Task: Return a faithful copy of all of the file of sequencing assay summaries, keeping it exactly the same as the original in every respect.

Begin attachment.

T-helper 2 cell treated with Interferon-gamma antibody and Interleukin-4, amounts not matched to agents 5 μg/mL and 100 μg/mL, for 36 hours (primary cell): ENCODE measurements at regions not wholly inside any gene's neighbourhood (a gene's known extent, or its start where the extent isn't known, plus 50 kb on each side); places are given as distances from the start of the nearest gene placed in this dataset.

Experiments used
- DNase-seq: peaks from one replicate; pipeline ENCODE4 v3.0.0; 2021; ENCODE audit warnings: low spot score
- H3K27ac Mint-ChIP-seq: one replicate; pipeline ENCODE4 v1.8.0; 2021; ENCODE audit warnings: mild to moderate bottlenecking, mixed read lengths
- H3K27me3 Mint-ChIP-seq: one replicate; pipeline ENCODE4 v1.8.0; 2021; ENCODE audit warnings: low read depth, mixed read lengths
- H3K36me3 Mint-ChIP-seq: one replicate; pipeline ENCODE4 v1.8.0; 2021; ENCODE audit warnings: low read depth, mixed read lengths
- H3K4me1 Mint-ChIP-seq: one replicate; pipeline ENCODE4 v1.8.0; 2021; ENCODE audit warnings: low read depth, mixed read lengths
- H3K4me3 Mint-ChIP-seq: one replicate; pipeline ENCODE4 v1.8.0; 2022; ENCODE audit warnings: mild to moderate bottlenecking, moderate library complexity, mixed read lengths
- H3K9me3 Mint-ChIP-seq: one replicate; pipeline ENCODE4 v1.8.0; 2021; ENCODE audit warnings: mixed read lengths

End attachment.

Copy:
T-helper 2 cell treated with Interferon-gamma antibody and Interleukin-4, amounts not matched to agents 5 μg/mL and 100 μg/mL, for 36 hours (primary cell): ENCODE measurements at regions not wholly inside any gene's neighbourhood (a gene's known extent, or its start where the extent isn't known, plus 50 kb on each side); places are given as distances from the start of the nearest gene placed in this dataset.

Experiments used
- DNase-seq: peaks from one replicate; pipeline ENCODE4 v3.0.0; 2021; ENCODE audit warnings: low spot score
- H3K27ac Mint-ChIP-seq: one replicate; pipeline ENCODE4 v1.8.0; 2021; ENCODE audit warnings: mild to moderate bottlenecking, mixed read lengths
- H3K27me3 Mint-ChIP-seq: one replicate; pipeline ENCODE4 v1.8.0; 2021; ENCODE audit warnings: low read depth, mixed read lengths
- H3K36me3 Mint-ChIP-seq: one replicate; pipeline ENCODE4 v1.8.0; 2021; ENCODE audit warnings: low read depth, mixed read lengths
- H3K4me1 Mint-ChIP-seq: one replicate; pipeline ENCODE4 v1.8.0; 2021; ENCODE audit warnings: low read depth, mixed read lengths
- H3K4me3 Mint-ChIP-seq: one replicate; pipeline ENCODE4 v1.8.0; 2022; ENCODE audit warnings: mild to moderate bottlenecking, moderate library complexity, mixed read lengths
- H3K9me3 Mint-ChIP-seq: one replicate; pipeline ENCODE4 v1.8.0; 2021; ENCODE audit warnings: mixed read lengths